XI. GRADUATE STUDIES
A graduate program can enhance the quality of undergraduate education. The excitement and motivation of creative research and scholarship when transmitted to the undergraduate program is most beneficial. Both faculty recruitment and the level of faculty scholarship can be aided by the graduate program. Finally, in the context of the Plan, the graduate research activities can be an excellent source of projects for the undergraduate efforts.
The Planning Committee and preceding Planning Group have not made an intensive study of graduate education. The major thrust of the Planning Committee has been the study of the philosophy and the development of a plan for the undergraduate program. A graduate program subcommittee of the Planning Committee has studied the graduate program, and their report has been distributed to the faculty. This report made some important recommendations relative to the current status of the graduate effort. Another proposal has recently been prepared by several members of this subcommittee which suggests that WPI concentrate its graduate efforts in a center for environmental studies. This interesting proposal recommends a substantial shift in the type and philosophy of graduate education at the College.
The Plan submitted to the faculty in this report reasserts the emphasis on undergraduate education at WPI. It is felt that the graduate program should supplement undergraduate education, not supplant it.
Projections of the desired direction of graduate education are difficult to make, particularly at this time. First, just as with undergraduate education, the very form and substance of the traditional American graduate degree programs are being seriously questioned in many quarters. Second, with apparent shifts in national priorities, funding of the disciplinary research activities of the type prevalent since World War II is becoming increasingly difficult (1). Third, the present over-supply of Ph.D's in most fields is resulting in criticism of the trend for more and more colleges to establish or expand doctoral programs (2).
The present status of the graduate program at the College, as well as that of the undergraduate program, should be improved. While some research areas have developed a strength and capacity for self-support, others have continued sub-threshold and are heavily supported by the College. The lack of sufficient administrative and faculty coordination has resulted in a proliferation and multiplicity of graduate courses with low enrollment. The Planning Committee has recommended a coordinator of the graduate program to administer to its special needs (See XII, ORGANIZATIONAL CONCEPTS.)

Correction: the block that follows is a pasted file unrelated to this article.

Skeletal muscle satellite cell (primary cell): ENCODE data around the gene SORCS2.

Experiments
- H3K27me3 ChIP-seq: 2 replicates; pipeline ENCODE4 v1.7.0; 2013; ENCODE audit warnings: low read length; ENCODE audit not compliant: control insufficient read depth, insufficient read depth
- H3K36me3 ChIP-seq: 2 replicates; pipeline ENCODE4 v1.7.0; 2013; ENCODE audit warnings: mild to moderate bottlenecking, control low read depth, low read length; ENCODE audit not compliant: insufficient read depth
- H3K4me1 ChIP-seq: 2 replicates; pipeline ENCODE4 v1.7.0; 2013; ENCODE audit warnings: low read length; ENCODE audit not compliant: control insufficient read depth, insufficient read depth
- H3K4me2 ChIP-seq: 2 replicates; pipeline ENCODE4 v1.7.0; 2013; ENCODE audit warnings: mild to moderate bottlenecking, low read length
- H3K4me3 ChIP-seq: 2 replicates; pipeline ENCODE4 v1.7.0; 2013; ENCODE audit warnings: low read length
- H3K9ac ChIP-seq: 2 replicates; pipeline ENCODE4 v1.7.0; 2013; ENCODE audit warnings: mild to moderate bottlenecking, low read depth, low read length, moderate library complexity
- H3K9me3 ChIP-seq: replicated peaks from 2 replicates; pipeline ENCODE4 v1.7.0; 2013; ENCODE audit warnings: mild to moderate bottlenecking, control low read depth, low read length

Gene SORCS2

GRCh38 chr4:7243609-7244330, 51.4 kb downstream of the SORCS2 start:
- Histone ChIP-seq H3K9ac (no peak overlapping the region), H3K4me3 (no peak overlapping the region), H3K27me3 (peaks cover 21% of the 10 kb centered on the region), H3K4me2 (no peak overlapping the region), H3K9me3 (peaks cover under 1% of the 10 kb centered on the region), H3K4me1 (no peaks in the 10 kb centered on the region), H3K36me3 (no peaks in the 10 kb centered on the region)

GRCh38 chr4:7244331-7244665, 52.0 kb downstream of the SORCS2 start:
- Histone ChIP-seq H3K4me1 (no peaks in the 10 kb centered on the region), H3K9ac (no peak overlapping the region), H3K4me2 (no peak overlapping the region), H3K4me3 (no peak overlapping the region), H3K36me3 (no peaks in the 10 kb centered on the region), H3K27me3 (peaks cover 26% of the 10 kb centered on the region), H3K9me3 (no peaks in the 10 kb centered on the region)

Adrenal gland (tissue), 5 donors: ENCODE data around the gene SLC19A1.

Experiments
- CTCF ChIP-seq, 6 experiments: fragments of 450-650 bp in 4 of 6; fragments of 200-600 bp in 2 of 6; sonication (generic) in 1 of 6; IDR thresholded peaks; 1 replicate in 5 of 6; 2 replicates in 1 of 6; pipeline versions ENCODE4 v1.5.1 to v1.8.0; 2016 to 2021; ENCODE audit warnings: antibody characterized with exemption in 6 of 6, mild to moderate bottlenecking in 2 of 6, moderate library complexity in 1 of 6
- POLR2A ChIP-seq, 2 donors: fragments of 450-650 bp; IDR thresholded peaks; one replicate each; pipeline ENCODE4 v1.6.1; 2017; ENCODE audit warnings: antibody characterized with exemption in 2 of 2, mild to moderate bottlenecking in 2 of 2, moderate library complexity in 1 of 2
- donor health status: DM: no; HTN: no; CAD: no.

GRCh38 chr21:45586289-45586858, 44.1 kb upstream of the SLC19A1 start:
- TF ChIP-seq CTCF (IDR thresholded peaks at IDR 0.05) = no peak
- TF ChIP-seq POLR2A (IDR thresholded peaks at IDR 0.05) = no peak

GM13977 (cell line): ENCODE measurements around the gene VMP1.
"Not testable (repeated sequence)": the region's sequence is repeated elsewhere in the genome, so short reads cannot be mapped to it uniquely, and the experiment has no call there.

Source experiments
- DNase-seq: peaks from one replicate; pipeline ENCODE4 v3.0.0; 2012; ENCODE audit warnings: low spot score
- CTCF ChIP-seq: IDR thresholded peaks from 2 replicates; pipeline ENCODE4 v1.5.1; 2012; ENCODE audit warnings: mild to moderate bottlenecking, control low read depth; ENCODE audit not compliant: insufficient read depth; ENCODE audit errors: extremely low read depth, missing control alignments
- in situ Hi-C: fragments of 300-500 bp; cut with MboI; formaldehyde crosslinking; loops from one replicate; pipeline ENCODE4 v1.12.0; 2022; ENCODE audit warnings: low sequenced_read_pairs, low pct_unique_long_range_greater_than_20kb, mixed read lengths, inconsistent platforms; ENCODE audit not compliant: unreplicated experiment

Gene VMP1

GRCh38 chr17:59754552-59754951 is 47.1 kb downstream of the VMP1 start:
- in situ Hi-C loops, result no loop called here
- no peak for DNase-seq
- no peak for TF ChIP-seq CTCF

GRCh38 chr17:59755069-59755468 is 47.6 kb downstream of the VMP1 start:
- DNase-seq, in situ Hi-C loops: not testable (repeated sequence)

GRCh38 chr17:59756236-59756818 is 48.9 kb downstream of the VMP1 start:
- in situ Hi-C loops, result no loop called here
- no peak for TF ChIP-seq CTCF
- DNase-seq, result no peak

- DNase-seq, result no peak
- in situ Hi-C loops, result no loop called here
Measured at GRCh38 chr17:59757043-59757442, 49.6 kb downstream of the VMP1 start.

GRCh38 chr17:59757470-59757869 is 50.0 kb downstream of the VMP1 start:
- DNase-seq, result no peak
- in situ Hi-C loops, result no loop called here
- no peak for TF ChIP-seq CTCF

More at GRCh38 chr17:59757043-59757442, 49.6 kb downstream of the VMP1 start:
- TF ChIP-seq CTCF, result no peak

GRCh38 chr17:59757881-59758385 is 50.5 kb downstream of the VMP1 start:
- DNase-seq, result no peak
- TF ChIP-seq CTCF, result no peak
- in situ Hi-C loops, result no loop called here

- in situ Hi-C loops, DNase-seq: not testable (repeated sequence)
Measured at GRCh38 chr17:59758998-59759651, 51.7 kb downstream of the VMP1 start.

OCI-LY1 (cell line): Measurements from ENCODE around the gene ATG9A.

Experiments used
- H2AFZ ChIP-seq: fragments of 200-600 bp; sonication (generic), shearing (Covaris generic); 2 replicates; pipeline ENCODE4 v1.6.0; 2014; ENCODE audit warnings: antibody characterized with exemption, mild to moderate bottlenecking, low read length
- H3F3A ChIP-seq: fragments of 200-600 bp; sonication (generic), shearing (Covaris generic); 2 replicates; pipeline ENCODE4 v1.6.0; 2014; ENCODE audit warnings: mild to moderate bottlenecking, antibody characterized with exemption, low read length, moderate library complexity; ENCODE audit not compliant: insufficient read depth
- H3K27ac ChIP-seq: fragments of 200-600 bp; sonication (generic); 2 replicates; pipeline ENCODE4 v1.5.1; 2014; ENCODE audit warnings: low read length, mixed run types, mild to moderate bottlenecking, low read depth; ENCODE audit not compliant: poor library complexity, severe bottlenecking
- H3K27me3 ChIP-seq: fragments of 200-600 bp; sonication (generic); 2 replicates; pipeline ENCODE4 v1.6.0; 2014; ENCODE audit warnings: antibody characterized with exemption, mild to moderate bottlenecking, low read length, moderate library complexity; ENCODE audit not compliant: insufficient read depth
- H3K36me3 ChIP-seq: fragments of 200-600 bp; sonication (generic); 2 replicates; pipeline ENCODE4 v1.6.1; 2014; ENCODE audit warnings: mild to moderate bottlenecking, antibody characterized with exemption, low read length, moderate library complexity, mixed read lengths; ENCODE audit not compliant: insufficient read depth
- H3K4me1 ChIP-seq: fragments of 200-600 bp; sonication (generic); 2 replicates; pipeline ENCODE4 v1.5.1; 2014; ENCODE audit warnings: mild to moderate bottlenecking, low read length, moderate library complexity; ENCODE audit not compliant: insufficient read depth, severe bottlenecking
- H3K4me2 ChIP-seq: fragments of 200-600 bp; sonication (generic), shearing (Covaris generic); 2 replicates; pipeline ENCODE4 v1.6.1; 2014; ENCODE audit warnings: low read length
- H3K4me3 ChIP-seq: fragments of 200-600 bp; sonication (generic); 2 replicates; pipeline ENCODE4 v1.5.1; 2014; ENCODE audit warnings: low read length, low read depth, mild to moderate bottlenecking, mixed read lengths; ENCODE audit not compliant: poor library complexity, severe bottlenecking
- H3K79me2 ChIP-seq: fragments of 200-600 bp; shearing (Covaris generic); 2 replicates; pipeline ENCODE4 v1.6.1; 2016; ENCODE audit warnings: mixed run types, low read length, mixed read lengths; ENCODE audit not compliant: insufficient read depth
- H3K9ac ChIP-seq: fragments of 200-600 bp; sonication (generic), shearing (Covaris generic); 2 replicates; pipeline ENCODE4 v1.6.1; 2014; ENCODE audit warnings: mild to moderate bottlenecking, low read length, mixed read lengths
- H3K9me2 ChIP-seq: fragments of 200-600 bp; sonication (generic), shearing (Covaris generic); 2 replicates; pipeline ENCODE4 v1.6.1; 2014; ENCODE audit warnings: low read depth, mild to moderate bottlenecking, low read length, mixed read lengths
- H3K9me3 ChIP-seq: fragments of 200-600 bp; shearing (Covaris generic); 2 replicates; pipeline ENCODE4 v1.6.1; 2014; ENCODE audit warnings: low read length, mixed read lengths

In view of the above discussion, the Planning Committee make the following recommendations concerning graduate education at WPI:
1. The graduate program should support the educational Goal of WPI and should complement the undergraduate program. In considering the development of areas of graduate research or support, the governing criterion should be the relevance of the program to the goal of the College and to the education of our students. The funding of programs that do support this criterion should receive priority.
2. The graduate program should be an intrinsic part of the College academic environment. Those graduate programs that would tend to integrate faculty and graduate student interaction with the larger academic community should be especially encouraged.
3. Only those graduate areas that show strong promise of self-support should be given Institute funding for developmental purposes. In addition, this funding should be for a limited time period. Under these conditions, however, the funding level should be sufficient to provide realistic development.
4. For the immediate future a large portion of the energies of the faculty should be devoted to implementing and developing the proposed undergraduate program. Therefore, while it is important to continue developing and strengthening the present graduate program, a major change in this program should not now be attempted concurrently with the changes in the undergraduate program.
It is expected that as the undergraduate program gains momentum, a multidisciplinary graduate interest and need will evolve. This interest and need should be developed into a graduate effort that meshes naturally with the undergraduate program.
(1) Scientific American, Vol. 222, April 1970, p. 44. (_) Newsweek, March 16, 1970, p. 114.
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